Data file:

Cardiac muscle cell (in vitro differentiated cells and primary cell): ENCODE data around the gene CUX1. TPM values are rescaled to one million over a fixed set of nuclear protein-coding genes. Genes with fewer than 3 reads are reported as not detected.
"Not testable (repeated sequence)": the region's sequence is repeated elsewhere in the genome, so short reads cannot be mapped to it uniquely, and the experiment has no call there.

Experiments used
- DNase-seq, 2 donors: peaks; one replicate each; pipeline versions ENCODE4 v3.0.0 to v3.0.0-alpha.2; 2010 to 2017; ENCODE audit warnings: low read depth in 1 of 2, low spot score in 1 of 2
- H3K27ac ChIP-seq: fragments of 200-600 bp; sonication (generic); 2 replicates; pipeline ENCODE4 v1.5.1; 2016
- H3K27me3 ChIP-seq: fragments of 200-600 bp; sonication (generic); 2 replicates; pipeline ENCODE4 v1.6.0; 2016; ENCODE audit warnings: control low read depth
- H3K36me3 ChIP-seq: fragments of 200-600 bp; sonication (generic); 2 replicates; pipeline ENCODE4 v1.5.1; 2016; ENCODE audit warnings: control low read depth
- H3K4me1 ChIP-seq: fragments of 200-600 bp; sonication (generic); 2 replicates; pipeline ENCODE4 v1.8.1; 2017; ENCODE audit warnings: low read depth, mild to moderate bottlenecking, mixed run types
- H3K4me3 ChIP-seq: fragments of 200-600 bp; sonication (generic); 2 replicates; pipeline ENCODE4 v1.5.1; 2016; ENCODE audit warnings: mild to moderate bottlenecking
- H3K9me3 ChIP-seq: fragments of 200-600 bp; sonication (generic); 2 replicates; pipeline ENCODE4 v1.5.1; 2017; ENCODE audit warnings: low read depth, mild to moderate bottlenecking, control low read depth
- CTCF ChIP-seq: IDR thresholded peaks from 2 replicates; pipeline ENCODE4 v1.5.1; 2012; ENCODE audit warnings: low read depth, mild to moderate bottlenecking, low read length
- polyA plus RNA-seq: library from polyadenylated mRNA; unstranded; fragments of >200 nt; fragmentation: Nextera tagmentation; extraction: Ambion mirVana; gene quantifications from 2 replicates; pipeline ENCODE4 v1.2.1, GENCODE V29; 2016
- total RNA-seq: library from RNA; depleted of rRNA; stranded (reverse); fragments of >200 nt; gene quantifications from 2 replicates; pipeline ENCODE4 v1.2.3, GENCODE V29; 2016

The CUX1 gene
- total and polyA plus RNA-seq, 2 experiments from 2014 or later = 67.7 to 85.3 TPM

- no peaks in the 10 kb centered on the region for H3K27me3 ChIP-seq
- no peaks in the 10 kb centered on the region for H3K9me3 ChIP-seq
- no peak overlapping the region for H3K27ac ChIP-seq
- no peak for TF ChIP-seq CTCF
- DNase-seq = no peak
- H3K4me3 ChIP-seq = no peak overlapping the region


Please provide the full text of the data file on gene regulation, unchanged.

Cardiac muscle cell (in vitro differentiated cells and primary cell): ENCODE data around the gene CUX1. TPM values are rescaled to one million over a fixed set of nuclear protein-coding genes. Genes with fewer than 3 reads are reported as not detected.
"Not testable (repeated sequence)": the region's sequence is repeated elsewhere in the genome, so short reads cannot be mapped to it uniquely, and the experiment has no call there.

Experiments used
- DNase-seq, 2 donors: peaks; one replicate each; pipeline versions ENCODE4 v3.0.0 to v3.0.0-alpha.2; 2010 to 2017; ENCODE audit warnings: low read depth in 1 of 2, low spot score in 1 of 2
- H3K27ac ChIP-seq: fragments of 200-600 bp; sonication (generic); 2 replicates; pipeline ENCODE4 v1.5.1; 2016
- H3K27me3 ChIP-seq: fragments of 200-600 bp; sonication (generic); 2 replicates; pipeline ENCODE4 v1.6.0; 2016; ENCODE audit warnings: control low read depth
- H3K36me3 ChIP-seq: fragments of 200-600 bp; sonication (generic); 2 replicates; pipeline ENCODE4 v1.5.1; 2016; ENCODE audit warnings: control low read depth
- H3K4me1 ChIP-seq: fragments of 200-600 bp; sonication (generic); 2 replicates; pipeline ENCODE4 v1.8.1; 2017; ENCODE audit warnings: low read depth, mild to moderate bottlenecking, mixed run types
- H3K4me3 ChIP-seq: fragments of 200-600 bp; sonication (generic); 2 replicates; pipeline ENCODE4 v1.5.1; 2016; ENCODE audit warnings: mild to moderate bottlenecking
- H3K9me3 ChIP-seq: fragments of 200-600 bp; sonication (generic); 2 replicates; pipeline ENCODE4 v1.5.1; 2017; ENCODE audit warnings: low read depth, mild to moderate bottlenecking, control low read depth
- CTCF ChIP-seq: IDR thresholded peaks from 2 replicates; pipeline ENCODE4 v1.5.1; 2012; ENCODE audit warnings: low read depth, mild to moderate bottlenecking, low read length
- polyA plus RNA-seq: library from polyadenylated mRNA; unstranded; fragments of >200 nt; fragmentation: Nextera tagmentation; extraction: Ambion mirVana; gene quantifications from 2 replicates; pipeline ENCODE4 v1.2.1, GENCODE V29; 2016
- total RNA-seq: library from RNA; depleted of rRNA; stranded (reverse); fragments of >200 nt; gene quantifications from 2 replicates; pipeline ENCODE4 v1.2.3, GENCODE V29; 2016

The CUX1 gene
- total and polyA plus RNA-seq, 2 experiments from 2014 or later = 67.7 to 85.3 TPM

- no peaks in the 10 kb centered on the region for H3K27me3 ChIP-seq
- no peaks in the 10 kb centered on the region for H3K9me3 ChIP-seq
- no peak overlapping the region for H3K27ac ChIP-seq
- no peak for TF ChIP-seq CTCF
- DNase-seq = no peak
- H3K4me3 ChIP-seq = no peak overlapping the region